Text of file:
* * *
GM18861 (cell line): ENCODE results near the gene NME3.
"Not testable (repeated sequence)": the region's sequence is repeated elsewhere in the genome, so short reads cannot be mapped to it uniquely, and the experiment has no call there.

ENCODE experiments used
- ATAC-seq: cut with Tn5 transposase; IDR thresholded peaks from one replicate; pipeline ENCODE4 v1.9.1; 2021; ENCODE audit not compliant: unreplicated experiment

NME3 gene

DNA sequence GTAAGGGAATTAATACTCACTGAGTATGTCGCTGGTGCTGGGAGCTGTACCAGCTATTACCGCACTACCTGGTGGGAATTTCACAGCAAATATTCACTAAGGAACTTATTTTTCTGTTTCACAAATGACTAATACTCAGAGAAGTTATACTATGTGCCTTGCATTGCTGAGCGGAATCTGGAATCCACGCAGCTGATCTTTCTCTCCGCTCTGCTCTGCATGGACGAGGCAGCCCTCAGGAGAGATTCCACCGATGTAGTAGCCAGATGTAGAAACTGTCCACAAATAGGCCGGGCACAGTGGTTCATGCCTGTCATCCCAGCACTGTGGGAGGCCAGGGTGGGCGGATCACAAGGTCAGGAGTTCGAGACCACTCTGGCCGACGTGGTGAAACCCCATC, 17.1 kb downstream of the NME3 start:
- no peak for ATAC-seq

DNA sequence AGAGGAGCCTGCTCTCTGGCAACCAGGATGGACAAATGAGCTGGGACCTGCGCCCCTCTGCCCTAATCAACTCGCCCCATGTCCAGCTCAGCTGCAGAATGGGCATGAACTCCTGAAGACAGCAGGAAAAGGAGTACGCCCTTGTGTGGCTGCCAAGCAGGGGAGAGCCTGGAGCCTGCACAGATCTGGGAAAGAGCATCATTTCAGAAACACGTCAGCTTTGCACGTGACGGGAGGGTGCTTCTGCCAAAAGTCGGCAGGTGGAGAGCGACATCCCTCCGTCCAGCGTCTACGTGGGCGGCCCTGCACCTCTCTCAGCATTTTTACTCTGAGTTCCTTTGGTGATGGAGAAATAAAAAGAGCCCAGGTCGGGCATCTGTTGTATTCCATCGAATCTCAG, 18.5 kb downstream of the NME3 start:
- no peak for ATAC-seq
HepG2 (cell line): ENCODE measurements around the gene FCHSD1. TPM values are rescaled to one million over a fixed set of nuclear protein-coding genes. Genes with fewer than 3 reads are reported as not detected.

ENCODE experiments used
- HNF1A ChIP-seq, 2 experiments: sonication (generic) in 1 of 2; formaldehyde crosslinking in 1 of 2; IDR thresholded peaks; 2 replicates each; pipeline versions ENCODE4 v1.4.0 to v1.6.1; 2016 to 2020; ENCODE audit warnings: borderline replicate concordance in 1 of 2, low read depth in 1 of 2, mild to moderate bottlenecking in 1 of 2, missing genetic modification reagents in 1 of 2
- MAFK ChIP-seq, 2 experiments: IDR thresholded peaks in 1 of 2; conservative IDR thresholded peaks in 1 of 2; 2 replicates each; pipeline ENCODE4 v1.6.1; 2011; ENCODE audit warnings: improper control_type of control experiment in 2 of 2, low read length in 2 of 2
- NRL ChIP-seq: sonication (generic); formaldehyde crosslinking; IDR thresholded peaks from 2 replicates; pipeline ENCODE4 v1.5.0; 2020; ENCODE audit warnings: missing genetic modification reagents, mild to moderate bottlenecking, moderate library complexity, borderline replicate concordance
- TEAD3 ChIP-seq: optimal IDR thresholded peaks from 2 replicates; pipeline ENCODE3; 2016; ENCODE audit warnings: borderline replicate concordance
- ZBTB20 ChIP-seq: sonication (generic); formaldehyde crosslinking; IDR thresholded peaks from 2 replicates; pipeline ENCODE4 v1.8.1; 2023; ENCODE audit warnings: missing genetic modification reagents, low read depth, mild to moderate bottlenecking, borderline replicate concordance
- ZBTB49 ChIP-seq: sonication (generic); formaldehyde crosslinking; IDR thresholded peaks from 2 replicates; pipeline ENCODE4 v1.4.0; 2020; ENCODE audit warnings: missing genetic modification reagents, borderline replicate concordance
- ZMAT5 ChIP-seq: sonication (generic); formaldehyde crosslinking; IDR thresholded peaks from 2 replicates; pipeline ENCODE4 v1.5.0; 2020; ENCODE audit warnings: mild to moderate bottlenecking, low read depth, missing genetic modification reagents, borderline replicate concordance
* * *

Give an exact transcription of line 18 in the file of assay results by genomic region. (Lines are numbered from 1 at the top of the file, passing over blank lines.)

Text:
- ZMAT5 ChIP-seq: sonication (generic); formaldehyde crosslinking; IDR thresholded peaks from 2 replicates; pipeline ENCODE4 v1.5.0; 2020; ENCODE audit warnings: mild to moderate bottlenecking, low read depth, missing genetic modification reagents, borderline replicate concordance